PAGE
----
Wednesday, April 20, 2016

Working towards food security in Metro Vancouver

Metro Vancouver is home to some of the best farmland in Canada. Because of the Agricultural Land Reserve, the viability of farming in our region has been maintained over the years. Due to the changing physical and political climate throughout the world, food security has become a topic of concern recently.

A map of the Agricultural Land Reserve in Metro Vancouver.

Ensuring that people have access, and can afford, safe and nutritious food is critically important. Realizing the unique and luckily state of our region; being a dense urban area with prime farmland, Metro Vancouver developed a Regional Food System Strategy in 2011.

The strategy focused on the following five goals:

  1. Increase capacity to produce food close to home
  2. Improve the financial viability of the food sector
  3. Help people make healthy and sustainable food choices
  4. Ensure everyone has access to healthy, culturally diverse and affordable food
  5. Support a food system consistent with ecological health

While these broad goals are certainly important to achieve, accomplishing them will take the work of all levels of government.

For local governments in our region, Metro Vancouver has created a detailed action plan. This action plan outlines 160 concrete actions that local governments in our region should take in the next five years.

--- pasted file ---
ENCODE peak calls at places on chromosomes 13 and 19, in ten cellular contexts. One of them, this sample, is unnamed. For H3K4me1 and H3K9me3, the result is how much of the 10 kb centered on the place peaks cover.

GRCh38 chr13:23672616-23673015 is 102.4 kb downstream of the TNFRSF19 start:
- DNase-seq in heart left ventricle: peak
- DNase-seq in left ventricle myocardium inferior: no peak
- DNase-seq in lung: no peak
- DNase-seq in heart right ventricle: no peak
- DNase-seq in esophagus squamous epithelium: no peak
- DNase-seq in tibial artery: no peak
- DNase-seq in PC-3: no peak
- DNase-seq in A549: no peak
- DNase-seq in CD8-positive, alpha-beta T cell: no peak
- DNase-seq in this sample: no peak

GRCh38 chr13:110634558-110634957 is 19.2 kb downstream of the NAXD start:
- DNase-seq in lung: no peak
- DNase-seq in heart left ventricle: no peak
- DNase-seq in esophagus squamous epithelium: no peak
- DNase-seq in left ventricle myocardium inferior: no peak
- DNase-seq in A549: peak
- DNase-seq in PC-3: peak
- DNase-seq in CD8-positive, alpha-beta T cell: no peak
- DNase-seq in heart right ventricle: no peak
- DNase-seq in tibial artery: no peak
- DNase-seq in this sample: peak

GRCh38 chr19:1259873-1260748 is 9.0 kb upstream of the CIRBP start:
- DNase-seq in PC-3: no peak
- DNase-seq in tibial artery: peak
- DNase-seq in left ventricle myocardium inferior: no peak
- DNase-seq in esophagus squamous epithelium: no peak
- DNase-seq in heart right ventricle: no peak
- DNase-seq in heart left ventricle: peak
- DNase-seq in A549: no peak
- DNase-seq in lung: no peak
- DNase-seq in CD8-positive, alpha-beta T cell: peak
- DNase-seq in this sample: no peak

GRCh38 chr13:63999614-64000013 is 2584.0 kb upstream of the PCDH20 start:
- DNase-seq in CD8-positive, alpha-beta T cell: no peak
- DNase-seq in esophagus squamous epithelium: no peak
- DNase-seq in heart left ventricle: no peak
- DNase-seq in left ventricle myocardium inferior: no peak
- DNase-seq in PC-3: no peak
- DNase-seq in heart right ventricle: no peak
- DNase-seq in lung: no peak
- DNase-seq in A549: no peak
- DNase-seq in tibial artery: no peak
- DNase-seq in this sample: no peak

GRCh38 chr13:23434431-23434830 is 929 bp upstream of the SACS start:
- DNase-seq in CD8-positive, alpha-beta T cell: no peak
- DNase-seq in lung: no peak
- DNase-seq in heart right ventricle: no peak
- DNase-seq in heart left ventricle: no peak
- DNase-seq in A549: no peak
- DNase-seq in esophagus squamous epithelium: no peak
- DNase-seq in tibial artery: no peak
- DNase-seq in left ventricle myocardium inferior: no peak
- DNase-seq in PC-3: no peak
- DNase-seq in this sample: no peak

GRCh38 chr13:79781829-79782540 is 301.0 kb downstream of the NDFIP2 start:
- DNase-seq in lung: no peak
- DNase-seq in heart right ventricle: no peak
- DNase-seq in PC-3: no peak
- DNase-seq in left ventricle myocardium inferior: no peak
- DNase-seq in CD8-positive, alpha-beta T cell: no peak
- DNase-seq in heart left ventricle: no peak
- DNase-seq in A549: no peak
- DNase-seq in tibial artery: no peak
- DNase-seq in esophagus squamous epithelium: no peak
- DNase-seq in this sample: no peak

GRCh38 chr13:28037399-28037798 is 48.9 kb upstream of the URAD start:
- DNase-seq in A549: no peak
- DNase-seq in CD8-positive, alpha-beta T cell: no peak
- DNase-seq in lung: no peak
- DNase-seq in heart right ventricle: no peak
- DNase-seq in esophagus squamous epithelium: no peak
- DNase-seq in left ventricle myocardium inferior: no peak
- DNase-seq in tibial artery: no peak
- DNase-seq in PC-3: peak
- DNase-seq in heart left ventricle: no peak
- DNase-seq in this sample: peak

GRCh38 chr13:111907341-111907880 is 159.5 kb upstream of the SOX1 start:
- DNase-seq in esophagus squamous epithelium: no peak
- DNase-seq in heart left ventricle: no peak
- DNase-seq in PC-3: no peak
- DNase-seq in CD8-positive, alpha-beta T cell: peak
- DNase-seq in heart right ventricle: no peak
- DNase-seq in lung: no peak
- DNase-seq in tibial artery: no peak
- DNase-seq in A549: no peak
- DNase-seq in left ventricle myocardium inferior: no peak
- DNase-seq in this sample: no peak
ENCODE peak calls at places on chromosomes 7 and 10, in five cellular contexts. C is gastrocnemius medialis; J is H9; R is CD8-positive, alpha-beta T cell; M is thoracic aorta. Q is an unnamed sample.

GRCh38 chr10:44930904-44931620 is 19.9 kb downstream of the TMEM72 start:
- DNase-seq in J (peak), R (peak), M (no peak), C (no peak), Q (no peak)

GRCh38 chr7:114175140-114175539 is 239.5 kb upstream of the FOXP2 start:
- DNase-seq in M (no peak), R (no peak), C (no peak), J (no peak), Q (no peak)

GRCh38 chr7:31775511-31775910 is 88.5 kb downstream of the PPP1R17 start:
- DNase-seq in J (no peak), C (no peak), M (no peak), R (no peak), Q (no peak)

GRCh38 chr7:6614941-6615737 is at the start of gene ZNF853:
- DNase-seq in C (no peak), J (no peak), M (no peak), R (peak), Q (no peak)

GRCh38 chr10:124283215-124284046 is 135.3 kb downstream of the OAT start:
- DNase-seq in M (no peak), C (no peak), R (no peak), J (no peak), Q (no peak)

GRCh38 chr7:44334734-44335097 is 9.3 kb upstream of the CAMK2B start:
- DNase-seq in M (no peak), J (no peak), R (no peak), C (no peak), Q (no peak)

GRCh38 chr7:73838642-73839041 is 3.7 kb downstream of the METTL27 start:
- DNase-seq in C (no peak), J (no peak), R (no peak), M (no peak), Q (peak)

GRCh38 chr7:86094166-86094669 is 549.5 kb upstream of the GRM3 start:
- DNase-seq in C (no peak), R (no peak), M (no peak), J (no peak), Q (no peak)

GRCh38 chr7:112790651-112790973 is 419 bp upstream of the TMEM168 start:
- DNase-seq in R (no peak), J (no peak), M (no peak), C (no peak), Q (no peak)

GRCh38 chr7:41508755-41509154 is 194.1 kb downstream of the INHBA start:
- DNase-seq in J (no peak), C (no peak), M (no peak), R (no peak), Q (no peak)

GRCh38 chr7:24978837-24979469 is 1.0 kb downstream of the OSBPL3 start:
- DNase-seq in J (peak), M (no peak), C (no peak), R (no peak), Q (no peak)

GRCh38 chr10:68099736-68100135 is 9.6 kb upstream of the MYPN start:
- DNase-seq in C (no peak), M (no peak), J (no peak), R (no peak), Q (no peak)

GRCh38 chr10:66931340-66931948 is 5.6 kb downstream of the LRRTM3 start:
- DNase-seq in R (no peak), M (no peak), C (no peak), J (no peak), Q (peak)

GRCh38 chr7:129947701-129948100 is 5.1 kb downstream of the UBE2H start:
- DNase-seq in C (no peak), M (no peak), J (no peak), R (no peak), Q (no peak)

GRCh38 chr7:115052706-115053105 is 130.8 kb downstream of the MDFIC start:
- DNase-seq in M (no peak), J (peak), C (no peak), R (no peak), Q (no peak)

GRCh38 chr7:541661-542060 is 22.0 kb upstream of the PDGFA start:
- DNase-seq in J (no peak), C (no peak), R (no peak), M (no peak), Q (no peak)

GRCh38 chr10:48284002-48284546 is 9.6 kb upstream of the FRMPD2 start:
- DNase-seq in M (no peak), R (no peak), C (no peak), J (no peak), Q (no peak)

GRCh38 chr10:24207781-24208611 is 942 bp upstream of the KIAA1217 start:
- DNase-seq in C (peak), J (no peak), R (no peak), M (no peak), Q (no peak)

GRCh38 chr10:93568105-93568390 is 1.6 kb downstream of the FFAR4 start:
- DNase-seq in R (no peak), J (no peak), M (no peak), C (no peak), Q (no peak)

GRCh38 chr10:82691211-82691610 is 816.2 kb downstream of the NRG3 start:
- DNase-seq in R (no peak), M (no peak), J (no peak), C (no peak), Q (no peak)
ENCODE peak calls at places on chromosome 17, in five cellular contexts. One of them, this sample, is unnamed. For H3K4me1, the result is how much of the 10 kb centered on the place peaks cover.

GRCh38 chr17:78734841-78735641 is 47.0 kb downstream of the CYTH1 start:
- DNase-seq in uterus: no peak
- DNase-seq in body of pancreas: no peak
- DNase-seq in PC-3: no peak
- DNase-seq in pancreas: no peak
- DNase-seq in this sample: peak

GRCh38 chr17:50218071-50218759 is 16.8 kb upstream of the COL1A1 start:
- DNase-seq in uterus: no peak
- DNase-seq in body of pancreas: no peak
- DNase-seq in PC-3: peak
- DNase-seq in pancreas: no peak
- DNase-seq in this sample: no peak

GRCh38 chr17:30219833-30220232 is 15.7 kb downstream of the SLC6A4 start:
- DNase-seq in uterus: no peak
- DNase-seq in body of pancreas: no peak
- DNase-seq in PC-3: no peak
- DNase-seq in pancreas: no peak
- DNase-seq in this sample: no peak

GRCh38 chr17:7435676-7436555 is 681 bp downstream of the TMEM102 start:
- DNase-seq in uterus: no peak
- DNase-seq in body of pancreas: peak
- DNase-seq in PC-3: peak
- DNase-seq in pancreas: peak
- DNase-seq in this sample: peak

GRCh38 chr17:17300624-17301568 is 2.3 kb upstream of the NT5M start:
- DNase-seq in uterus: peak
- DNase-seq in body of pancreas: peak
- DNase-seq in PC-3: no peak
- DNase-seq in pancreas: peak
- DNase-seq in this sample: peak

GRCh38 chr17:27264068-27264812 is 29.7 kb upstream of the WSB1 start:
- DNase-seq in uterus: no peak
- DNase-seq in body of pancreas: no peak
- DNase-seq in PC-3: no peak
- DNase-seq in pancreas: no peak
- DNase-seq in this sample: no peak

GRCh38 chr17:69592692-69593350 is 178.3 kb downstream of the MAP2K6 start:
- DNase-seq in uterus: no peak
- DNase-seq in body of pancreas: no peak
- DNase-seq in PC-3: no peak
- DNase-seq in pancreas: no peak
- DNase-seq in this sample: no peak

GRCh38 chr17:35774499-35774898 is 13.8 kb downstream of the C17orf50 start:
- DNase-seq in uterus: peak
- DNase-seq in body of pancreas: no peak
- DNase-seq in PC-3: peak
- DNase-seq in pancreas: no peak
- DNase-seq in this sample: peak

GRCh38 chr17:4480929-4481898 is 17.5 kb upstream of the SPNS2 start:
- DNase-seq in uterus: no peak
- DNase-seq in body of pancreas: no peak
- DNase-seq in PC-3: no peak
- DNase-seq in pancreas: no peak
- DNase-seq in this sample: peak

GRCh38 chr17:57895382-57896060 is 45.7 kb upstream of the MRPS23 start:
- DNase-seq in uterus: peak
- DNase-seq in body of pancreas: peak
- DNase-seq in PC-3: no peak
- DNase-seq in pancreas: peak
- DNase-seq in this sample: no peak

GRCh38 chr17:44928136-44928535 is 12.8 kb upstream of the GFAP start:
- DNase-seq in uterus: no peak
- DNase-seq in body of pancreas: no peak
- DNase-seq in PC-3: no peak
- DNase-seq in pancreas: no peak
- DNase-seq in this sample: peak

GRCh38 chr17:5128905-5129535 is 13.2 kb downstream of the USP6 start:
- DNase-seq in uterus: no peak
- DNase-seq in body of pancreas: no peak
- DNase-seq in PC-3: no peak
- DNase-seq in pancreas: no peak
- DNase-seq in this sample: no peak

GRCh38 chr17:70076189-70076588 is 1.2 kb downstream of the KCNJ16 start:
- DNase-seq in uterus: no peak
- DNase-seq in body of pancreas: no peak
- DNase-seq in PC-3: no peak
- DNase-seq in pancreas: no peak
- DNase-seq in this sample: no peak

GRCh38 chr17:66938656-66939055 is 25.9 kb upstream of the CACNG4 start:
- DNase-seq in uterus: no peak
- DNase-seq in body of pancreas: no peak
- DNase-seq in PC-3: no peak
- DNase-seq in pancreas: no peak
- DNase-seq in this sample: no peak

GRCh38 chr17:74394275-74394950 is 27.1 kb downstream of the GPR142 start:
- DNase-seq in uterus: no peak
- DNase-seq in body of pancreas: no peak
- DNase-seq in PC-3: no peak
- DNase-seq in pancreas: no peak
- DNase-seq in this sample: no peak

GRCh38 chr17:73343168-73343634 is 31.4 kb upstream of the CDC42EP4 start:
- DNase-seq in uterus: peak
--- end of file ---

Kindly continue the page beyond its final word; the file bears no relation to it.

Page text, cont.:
For example, to increase capacity to produce food close to home, the action plan calls on the City of Surrey to “address truck parking on agricultural land by investigating the feasibility of designated parking area.” It also notes that Delta should “continue to work to minimize and mitigate the recreation/agricultural interface impacts along the Boundary Bay dyke.”

To ensure that everyone has access to healthy, culturally diverse and affordable food it notes that Burnaby and the City of North Vancouver should continue, and New Westminster should, “encourage, via in-kind support, backyard sharing programs that match homeowners with residents looking for gardening space.”

If you want to find out all of the action items proposed, check out the full action plan.

While action plans are a great, they aren’t very effective is they aren't implemented. The Regional Food System Action Plan calls on “each local government to assign a staff person for food system issues to coordinate local government participation in advancing the Action Plan.” This may be easier to do in some municipalities than others due to limited staffing resources.

Metro Vancouver does plan on reviewing the progress of this action plan. I’m hoping that if they find communities or items where action isn’t occurring, they will work collaboratively to ensure the success of this plan.

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